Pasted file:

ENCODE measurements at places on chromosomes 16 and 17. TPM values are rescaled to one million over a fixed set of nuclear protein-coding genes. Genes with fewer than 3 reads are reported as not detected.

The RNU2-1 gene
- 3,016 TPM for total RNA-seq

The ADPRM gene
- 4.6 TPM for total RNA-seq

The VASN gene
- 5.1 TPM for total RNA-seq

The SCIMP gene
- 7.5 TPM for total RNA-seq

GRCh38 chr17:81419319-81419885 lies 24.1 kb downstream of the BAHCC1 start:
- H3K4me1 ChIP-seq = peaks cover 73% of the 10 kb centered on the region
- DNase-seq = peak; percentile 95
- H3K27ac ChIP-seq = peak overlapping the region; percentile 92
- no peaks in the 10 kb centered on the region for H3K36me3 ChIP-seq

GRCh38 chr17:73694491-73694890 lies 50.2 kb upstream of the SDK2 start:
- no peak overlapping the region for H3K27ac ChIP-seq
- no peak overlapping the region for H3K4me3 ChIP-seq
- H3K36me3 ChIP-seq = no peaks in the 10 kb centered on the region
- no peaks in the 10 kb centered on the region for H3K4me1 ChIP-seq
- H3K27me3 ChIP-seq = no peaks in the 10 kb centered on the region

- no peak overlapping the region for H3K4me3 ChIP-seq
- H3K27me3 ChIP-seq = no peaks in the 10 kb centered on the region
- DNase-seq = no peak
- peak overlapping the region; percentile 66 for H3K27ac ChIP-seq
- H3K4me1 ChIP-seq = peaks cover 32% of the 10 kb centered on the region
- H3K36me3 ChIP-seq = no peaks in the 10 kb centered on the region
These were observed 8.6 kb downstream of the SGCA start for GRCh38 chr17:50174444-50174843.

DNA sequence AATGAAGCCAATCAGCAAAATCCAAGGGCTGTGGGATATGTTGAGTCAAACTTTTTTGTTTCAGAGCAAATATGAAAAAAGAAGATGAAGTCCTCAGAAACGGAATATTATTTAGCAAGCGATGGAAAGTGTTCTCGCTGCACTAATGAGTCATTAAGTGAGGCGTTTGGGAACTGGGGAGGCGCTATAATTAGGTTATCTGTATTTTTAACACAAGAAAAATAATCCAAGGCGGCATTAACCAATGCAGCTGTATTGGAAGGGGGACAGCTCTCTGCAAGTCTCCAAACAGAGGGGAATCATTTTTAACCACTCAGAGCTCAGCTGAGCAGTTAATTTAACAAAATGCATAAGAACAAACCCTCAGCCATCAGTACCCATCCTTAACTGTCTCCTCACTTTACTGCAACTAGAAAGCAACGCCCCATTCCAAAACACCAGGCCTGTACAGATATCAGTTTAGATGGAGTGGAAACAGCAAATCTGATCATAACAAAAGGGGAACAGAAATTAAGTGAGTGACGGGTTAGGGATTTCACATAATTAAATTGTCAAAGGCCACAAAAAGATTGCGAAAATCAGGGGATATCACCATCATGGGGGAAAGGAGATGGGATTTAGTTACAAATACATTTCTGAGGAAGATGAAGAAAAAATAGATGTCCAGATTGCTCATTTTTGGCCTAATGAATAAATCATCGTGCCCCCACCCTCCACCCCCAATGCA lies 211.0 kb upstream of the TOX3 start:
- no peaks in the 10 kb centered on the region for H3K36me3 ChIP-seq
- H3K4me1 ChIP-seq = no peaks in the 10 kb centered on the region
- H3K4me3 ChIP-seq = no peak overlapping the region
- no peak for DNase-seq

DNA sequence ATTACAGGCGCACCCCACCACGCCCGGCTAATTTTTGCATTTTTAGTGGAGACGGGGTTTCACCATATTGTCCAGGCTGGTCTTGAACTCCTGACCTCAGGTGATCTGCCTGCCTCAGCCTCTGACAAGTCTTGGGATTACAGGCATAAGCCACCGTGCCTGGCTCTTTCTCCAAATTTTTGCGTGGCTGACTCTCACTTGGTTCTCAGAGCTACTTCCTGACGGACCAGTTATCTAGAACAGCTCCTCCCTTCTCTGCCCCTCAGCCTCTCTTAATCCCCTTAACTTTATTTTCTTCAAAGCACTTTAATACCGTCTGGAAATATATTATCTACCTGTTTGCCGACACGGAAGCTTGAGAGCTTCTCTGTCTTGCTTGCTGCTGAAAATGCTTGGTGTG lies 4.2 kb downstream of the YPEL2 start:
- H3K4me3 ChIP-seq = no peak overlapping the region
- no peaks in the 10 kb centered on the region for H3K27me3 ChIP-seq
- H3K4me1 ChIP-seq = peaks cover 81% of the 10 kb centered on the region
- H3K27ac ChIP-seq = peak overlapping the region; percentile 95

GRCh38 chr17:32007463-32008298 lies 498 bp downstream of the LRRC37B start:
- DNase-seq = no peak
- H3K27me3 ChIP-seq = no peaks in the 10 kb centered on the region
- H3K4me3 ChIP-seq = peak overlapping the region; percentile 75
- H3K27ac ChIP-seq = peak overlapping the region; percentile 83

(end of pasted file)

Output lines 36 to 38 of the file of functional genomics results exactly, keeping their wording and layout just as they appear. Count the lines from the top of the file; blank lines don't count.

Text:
- H3K4me1 ChIP-seq = peaks cover 81% of the 10 kb centered on the region
- H3K27ac ChIP-seq = peak overlapping the region; percentile 95

GRCh38 chr17:32007463-32008298 lies 498 bp downstream of the LRRC37B start: